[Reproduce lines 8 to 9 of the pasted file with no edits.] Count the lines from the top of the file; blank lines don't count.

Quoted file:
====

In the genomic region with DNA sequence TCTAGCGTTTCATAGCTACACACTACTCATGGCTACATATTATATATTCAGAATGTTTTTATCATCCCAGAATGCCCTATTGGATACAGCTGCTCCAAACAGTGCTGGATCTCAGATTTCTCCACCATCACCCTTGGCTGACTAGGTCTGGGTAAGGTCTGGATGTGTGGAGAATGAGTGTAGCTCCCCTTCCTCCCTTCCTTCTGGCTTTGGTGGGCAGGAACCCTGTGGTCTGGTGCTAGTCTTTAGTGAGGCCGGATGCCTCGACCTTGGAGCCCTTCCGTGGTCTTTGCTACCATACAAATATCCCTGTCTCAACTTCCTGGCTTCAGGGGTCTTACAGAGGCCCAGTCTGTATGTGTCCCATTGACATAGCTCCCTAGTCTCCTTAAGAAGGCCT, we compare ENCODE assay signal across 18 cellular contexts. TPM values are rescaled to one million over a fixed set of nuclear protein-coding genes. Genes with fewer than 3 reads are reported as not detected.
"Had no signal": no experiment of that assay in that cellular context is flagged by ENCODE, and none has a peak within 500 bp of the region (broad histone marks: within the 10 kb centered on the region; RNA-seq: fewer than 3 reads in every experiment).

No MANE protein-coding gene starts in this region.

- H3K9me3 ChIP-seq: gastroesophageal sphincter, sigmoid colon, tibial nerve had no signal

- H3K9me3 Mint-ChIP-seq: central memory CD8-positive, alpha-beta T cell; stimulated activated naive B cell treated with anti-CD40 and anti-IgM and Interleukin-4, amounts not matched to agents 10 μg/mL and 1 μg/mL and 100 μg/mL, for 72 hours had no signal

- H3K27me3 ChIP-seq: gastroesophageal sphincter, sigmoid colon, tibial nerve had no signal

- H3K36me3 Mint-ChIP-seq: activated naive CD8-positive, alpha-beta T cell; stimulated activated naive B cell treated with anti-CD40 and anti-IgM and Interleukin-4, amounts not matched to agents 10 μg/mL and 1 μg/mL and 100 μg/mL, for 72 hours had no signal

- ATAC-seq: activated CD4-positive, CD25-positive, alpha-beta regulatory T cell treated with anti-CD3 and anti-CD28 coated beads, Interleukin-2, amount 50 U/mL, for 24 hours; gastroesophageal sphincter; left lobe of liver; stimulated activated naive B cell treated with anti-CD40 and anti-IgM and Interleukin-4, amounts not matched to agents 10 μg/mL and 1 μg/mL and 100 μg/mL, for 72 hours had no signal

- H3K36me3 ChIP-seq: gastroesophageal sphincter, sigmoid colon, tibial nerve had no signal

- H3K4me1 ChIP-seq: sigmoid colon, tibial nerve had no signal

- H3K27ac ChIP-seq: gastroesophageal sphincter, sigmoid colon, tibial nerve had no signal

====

- ATAC-seq: activated CD4-positive, CD25-positive, alpha-beta regulatory T cell treated with anti-CD3 and anti-CD28 coated beads, Interleukin-2, amount 50 U/mL, for 24 hours; gastroesophageal sphincter; left lobe of liver; stimulated activated naive B cell treated with anti-CD40 and anti-IgM and Interleukin-4, amounts not matched to agents 10 μg/mL and 1 μg/mL and 100 μg/mL, for 72 hours had no signal

- H3K36me3 ChIP-seq: gastroesophageal sphincter, sigmoid colon, tibial nerve had no signal